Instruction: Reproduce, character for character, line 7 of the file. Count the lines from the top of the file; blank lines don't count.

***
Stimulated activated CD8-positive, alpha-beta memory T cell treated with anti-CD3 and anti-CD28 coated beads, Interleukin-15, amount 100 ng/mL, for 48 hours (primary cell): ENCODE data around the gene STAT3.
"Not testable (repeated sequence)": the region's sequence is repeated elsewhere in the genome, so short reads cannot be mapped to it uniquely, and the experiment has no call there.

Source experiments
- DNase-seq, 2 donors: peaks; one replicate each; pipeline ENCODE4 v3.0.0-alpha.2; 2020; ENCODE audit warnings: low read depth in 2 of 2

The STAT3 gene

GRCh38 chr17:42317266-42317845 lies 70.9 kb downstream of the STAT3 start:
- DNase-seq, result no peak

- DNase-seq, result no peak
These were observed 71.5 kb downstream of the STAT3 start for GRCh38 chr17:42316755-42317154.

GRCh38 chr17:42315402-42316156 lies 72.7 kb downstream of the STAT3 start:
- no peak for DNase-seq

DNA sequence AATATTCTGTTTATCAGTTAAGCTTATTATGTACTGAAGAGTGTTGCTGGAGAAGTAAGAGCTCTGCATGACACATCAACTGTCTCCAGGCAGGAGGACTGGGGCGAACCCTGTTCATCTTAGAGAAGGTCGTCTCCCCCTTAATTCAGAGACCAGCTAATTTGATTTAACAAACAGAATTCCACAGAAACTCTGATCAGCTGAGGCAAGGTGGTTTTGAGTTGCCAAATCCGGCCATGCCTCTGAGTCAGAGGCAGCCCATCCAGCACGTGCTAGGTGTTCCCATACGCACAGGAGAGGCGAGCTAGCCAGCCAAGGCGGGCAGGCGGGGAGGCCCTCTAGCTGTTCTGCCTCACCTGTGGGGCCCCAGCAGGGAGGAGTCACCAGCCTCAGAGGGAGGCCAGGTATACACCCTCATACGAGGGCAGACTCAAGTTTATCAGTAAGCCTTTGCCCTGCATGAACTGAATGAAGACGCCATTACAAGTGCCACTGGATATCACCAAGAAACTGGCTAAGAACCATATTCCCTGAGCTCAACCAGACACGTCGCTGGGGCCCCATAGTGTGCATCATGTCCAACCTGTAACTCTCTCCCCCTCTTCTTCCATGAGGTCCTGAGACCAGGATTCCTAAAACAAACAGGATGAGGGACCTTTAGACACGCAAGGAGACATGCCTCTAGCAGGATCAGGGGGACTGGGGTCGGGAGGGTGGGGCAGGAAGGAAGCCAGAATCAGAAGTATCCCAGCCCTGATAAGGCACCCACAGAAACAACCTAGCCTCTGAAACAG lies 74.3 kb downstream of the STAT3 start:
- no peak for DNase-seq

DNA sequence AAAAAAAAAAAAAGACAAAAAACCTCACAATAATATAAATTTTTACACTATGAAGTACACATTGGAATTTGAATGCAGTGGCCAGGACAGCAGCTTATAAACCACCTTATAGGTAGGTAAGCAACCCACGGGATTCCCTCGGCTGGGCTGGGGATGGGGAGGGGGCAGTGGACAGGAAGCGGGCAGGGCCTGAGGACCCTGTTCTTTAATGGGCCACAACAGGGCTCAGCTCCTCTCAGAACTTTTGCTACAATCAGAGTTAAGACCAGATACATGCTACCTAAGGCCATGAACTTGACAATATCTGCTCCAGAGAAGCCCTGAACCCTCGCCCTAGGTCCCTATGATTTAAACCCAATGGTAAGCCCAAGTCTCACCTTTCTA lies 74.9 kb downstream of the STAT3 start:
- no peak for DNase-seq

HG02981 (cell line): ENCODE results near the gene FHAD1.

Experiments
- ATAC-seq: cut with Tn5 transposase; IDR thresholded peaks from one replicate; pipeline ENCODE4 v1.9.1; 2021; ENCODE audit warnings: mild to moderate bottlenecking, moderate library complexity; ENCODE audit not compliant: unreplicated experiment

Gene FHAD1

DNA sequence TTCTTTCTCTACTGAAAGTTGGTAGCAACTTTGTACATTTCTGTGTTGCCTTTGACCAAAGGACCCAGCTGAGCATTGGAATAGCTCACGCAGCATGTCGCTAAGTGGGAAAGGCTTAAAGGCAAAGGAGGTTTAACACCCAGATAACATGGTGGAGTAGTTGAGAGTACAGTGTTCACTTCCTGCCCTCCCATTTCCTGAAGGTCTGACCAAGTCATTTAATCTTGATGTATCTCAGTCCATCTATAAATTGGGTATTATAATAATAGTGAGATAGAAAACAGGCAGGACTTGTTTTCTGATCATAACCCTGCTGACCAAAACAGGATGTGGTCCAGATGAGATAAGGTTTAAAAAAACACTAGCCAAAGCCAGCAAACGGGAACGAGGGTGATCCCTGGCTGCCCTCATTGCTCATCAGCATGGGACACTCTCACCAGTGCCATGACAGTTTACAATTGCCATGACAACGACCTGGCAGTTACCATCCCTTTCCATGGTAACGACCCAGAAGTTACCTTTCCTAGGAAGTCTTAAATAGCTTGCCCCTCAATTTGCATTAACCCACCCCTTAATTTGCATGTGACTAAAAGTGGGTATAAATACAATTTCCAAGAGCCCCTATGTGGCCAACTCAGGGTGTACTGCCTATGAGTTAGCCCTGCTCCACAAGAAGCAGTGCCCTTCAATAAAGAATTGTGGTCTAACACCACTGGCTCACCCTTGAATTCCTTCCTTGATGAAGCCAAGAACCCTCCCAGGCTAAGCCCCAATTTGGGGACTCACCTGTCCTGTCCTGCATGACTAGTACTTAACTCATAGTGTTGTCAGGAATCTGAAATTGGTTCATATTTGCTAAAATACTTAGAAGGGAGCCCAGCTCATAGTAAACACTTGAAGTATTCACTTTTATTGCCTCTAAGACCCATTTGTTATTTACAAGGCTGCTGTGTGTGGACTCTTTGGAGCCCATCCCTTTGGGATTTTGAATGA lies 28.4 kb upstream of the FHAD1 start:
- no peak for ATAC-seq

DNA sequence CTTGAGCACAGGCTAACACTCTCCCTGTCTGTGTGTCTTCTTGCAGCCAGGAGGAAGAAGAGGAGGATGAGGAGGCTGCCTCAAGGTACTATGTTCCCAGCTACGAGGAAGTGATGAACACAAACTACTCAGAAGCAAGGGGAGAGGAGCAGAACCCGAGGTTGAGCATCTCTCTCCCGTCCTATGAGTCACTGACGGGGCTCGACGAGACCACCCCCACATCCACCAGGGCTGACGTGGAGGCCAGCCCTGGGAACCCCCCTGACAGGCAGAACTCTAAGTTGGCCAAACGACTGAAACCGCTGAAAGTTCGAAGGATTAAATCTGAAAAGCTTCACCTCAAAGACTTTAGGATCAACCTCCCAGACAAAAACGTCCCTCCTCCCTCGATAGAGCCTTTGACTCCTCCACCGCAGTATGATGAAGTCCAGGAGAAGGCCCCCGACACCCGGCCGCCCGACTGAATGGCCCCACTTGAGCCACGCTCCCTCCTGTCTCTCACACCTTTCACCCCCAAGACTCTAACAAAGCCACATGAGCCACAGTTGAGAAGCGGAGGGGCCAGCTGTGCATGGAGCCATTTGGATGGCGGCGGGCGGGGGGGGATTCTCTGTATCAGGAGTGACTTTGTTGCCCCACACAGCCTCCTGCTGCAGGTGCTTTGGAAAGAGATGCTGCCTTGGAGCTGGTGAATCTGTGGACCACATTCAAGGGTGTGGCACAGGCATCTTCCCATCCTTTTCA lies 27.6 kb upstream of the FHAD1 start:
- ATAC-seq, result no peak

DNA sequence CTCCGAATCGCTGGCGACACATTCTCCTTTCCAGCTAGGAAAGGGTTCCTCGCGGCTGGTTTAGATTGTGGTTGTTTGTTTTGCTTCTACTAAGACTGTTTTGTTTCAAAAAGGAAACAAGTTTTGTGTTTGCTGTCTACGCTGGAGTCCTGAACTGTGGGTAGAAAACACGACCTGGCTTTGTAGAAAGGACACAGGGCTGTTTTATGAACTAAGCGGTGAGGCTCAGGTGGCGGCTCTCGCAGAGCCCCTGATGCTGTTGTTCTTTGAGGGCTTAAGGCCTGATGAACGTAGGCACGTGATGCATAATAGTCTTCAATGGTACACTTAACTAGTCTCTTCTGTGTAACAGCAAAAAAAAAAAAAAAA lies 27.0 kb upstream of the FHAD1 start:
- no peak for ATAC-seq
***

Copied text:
- DNase-seq, result no peak